An ex­pe­ri­ence with re­gen­er­a­tive medicine

The McGill Daily - - Summer In Review -

Sami told his story of bat­tling back pain over the past 10 years ever since he in­jured him­self dur­ing­mil­i­tary train­ing in 2007. He saw “chi­ro­prac­tors, phys­io­ther­a­pists, psy­chi­a­trists, rheuma­tol­o­gists, os­teopaths and vir­tu­ally every health pro­fes­sional [pos­si­ble]”. He had tried “de­com­pres­sion ther­apy, ki­ne­sio­ther­apy, swim­ming, phys­io­ther­apy, non- steroidal anti-in­flam­ma­to­ries drugs (NSAIDS), steroid in­jec­tions, oral steroids, acupunc­ture, Chi­nese ther­a­peu­tic mas­sage,” but none were ef­fec­tive. Ap­a­thetic physi­cians in Canada dis­missed his pain as an il­lu­sion, which se­verely ex­ac­er­bated his men­tal health. Af­ter be­ing un­able to find a cure through the Cana­dian health care sys­tem, he went to New York in Jan­uary of 2016 to re­ceive his first re­gen­er­a­tive medicine treat­ment: Regenokine. Al­though Regenokine re­lieved the pain ini­tially, the heal­ing ef­fects were only tem­po­rary. A few months later, he flew to Colorado where he re­ceived an­other treat­ment at the Cen­teno- Schultz Clinic us­ing Platelet Rich Plasma (PRP). Like Regenokine, the pain-re­liev­ing ef­fects of PRP treat­ment were not last­ing. This past July , he trav­elled to the Cay­man Is­lands to try stem cell treat­ment, which can only be eval­u­ated un­til af­ter a few months. Sami noted that while re­gen­er­a­tive medicine treat­ments worked quite well, they were ex­tremely ex­pen­sive. Since they are not of­fered in Canada, Cana­di­ans who need these treat­ments must go abroad to seek them with­out in­surance. Sami hoped these treat­ments would soon be in­te­grated in Canada­dian heal­h­care as soon as pos­si­ble.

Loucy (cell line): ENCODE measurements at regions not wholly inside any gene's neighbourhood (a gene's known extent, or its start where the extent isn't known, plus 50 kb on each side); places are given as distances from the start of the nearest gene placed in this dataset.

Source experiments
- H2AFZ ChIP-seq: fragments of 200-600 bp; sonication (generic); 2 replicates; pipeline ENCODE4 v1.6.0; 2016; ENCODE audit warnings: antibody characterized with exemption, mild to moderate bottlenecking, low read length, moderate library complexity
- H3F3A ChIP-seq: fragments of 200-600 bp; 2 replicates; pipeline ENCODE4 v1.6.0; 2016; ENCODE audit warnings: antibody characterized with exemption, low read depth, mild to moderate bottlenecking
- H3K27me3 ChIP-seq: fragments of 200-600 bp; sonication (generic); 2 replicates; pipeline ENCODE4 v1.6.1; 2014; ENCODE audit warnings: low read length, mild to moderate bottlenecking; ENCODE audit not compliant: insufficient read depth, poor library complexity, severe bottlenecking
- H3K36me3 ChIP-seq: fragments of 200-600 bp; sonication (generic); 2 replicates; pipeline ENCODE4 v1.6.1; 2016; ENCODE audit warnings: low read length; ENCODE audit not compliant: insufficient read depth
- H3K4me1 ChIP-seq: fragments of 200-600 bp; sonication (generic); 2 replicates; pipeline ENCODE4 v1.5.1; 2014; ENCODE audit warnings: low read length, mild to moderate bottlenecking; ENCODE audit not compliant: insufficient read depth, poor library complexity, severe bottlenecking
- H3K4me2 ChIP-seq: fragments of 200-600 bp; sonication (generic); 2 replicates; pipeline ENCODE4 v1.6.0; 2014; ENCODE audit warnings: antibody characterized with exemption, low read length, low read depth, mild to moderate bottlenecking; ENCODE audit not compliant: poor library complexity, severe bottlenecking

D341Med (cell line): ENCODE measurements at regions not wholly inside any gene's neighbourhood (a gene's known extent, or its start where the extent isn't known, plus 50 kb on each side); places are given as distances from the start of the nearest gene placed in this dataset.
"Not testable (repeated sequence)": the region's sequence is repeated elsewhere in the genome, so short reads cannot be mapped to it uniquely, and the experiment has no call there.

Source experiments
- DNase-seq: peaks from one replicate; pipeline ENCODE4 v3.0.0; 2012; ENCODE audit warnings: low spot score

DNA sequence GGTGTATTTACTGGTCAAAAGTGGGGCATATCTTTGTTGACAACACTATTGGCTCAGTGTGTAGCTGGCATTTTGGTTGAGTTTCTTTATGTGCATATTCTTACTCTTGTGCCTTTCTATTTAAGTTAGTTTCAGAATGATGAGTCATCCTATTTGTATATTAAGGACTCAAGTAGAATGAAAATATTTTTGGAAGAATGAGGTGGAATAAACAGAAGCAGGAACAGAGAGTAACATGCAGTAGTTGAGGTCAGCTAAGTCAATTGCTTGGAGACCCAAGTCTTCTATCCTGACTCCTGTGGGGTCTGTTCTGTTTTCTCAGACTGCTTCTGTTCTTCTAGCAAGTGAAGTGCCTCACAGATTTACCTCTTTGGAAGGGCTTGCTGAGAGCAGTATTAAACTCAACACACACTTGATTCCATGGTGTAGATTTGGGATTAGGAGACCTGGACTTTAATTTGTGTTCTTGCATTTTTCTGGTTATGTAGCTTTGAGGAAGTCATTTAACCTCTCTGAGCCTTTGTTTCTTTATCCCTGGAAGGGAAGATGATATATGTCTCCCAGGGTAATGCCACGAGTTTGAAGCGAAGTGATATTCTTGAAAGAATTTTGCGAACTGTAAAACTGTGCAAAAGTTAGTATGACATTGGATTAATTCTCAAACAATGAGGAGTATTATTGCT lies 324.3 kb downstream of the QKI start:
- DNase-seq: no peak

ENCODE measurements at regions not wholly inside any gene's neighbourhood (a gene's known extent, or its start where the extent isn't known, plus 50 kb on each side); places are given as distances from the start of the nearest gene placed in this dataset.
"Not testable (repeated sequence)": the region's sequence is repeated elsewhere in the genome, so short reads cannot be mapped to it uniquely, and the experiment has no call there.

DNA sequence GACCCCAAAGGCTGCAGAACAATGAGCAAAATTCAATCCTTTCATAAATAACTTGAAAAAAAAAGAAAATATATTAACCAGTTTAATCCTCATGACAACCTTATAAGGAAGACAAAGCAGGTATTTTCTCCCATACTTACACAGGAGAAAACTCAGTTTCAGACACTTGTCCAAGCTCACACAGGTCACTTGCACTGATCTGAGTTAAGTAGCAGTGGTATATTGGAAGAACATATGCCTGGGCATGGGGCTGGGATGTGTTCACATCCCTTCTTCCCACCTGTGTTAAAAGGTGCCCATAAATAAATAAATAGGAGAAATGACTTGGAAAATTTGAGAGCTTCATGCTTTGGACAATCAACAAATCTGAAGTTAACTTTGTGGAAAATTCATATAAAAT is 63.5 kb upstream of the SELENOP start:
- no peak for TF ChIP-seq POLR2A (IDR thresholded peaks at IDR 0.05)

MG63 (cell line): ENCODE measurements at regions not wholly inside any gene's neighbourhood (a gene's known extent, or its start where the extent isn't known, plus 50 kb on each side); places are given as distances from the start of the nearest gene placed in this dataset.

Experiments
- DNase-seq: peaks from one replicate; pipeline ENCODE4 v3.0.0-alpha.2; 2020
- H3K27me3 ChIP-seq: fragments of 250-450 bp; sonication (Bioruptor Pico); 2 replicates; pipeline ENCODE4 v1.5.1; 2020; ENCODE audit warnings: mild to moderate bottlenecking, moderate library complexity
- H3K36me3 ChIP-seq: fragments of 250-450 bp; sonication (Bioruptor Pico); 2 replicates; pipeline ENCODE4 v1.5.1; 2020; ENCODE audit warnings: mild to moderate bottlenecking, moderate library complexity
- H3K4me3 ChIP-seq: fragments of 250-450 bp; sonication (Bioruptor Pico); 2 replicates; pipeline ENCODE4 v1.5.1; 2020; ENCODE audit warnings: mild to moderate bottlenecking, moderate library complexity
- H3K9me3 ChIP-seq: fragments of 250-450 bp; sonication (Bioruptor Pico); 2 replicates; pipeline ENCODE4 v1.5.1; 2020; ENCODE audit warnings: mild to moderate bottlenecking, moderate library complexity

Chi­nese di­rec­tor Diedie Weng “sought to cap­ture the per­sonal ways in which [two] worlds and times met and crashed into each other” in her first fea­ture film, The Bee­keeper and his Son. The film fo­cuses on the grow­ing ten­sion be­tween the younger and older gen­er­a­tions as China be­comes in­creas­ingly in­dus­tri­al­ized. It presents this gen­er­a­tional dis­con­nect through the re­la­tion­ship of Maofu, a young adult re­turn­ing from the city to his fam­ily’s ru­ral bee­keep­ing busi­ness, and his father Lao Yu, who en­cour­ages his son to in­vest his time, en­ergy, and care into the bees. The city had in­vig­o­rated Maofu with sev­eral ideas for grow­ing the busi­ness and in­creas­ing profit, while Lao Yu wishes Maofu would learn the in­tri­ca­cies of bee­keep­ing and han­dle the busi­ness with care. These di­ver­gent goals es­ca­late into a harsh lack of un­der­stand­ing be­tween the father and son. Weng of­ten shows Maofu work­ing alone with a melan­choly de­meanor, em­pha­siz­ing his feel­ings of not be­long­ing and be­ing a dis­ap­point­ment. Lao Yu seems to feel out of touch with the mod­ern gen­er­a­tion, as if a com­mon ground can­not be achieved. While Weng makes con­nec­tions be­tween these ob­sta­cles and the tan­gi­ble gen­er­a­tional di­vide, The Bee­keeper and his Son also sug­gests that per­haps a can­did ex­change of wis­dom and ideas be­tween both gen­er­a­tions can bring about so­lu­tions to shared prob­lems.

Newspapers in English

Newspapers from Canada

© PressReader. All rights reserved.